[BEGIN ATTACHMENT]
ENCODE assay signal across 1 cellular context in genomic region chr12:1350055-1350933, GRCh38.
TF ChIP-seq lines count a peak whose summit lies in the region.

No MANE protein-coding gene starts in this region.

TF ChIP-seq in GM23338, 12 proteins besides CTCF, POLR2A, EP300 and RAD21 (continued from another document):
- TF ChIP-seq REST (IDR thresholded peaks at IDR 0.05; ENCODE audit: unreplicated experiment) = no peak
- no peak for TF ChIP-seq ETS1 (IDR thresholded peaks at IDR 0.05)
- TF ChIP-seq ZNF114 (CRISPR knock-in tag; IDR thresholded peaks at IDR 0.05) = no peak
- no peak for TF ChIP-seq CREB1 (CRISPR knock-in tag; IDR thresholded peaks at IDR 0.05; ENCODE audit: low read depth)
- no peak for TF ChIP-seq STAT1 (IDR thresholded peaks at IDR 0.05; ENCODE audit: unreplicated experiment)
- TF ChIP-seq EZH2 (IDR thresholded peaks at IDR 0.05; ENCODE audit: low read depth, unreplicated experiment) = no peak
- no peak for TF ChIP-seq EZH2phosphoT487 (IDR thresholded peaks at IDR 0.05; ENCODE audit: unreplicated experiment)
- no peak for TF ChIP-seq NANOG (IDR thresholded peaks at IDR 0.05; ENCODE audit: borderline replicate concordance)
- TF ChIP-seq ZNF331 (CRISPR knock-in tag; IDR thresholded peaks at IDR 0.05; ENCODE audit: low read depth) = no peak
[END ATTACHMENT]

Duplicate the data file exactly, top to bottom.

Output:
ENCODE assay signal across 1 cellular context in genomic region chr12:1350055-1350933, GRCh38.
TF ChIP-seq lines count a peak whose summit lies in the region.

No MANE protein-coding gene starts in this region.

TF ChIP-seq in GM23338, 12 proteins besides CTCF, POLR2A, EP300 and RAD21 (continued from another document):
- TF ChIP-seq REST (IDR thresholded peaks at IDR 0.05; ENCODE audit: unreplicated experiment) = no peak
- no peak for TF ChIP-seq ETS1 (IDR thresholded peaks at IDR 0.05)
- TF ChIP-seq ZNF114 (CRISPR knock-in tag; IDR thresholded peaks at IDR 0.05) = no peak
- no peak for TF ChIP-seq CREB1 (CRISPR knock-in tag; IDR thresholded peaks at IDR 0.05; ENCODE audit: low read depth)
- no peak for TF ChIP-seq STAT1 (IDR thresholded peaks at IDR 0.05; ENCODE audit: unreplicated experiment)
- TF ChIP-seq EZH2 (IDR thresholded peaks at IDR 0.05; ENCODE audit: low read depth, unreplicated experiment) = no peak
- no peak for TF ChIP-seq EZH2phosphoT487 (IDR thresholded peaks at IDR 0.05; ENCODE audit: unreplicated experiment)
- no peak for TF ChIP-seq NANOG (IDR thresholded peaks at IDR 0.05; ENCODE audit: borderline replicate concordance)
- TF ChIP-seq ZNF331 (CRISPR knock-in tag; IDR thresholded peaks at IDR 0.05; ENCODE audit: low read depth) = no peak